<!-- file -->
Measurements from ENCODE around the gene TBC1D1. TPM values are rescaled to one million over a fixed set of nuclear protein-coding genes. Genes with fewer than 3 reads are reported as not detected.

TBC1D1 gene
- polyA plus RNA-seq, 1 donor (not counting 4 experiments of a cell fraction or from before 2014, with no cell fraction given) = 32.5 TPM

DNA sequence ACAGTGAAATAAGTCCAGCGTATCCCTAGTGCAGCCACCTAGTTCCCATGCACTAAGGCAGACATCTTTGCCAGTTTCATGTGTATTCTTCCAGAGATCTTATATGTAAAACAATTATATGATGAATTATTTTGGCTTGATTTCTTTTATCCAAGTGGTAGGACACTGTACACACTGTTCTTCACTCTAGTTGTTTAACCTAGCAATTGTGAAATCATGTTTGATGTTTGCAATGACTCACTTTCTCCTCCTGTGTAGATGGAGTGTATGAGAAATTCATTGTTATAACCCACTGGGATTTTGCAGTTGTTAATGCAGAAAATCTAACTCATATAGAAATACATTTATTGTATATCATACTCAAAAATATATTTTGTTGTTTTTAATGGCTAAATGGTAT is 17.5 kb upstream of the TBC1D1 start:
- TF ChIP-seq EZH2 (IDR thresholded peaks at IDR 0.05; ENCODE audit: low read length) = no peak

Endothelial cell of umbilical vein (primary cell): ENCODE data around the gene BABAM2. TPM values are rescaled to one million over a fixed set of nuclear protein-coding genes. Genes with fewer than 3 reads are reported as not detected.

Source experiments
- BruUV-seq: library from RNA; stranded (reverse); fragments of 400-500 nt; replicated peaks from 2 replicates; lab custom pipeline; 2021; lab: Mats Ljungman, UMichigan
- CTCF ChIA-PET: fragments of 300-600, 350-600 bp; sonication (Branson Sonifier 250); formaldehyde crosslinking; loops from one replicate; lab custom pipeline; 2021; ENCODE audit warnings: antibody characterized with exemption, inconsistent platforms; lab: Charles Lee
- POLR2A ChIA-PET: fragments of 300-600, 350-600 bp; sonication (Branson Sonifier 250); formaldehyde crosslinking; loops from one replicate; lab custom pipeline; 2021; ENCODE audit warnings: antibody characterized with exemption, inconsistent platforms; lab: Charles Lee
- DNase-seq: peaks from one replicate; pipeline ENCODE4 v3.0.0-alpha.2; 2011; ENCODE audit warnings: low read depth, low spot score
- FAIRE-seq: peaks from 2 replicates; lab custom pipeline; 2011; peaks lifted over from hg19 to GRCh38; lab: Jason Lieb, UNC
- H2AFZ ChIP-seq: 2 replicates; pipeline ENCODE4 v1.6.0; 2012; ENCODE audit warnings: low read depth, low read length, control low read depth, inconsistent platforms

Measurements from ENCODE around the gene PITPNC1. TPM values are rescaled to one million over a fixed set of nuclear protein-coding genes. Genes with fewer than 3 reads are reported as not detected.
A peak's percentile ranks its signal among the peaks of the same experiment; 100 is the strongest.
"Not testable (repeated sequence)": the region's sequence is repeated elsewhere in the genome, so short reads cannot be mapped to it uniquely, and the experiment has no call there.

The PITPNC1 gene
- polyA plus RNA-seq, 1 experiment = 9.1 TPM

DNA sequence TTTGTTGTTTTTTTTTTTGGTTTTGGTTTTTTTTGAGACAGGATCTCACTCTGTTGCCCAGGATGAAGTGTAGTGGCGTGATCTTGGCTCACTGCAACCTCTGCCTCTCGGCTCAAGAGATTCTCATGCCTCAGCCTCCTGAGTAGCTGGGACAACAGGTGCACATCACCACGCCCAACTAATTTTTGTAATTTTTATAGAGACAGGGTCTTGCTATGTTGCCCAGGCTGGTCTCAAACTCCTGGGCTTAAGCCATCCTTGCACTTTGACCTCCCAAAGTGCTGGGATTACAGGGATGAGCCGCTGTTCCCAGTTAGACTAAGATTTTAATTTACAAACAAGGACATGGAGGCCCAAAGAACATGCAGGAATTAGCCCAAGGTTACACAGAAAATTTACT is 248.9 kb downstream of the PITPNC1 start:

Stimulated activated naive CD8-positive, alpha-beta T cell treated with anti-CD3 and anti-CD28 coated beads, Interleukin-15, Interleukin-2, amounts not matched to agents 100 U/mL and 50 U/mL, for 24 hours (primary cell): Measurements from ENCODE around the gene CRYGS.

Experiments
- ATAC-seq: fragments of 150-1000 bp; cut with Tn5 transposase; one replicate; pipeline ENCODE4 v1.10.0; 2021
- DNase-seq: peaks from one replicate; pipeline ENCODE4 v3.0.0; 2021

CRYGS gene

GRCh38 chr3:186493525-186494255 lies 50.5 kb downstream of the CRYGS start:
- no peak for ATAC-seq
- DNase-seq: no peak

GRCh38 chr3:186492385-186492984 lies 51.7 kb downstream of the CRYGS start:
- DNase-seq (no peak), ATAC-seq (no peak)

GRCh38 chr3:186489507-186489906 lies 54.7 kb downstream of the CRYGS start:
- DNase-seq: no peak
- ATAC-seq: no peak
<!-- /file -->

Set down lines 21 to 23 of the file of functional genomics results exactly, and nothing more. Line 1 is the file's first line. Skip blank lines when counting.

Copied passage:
Experiments
- ATAC-seq: fragments of 150-1000 bp; cut with Tn5 transposase; one replicate; pipeline ENCODE4 v1.10.0; 2021
- DNase-seq: peaks from one replicate; pipeline ENCODE4 v3.0.0; 2021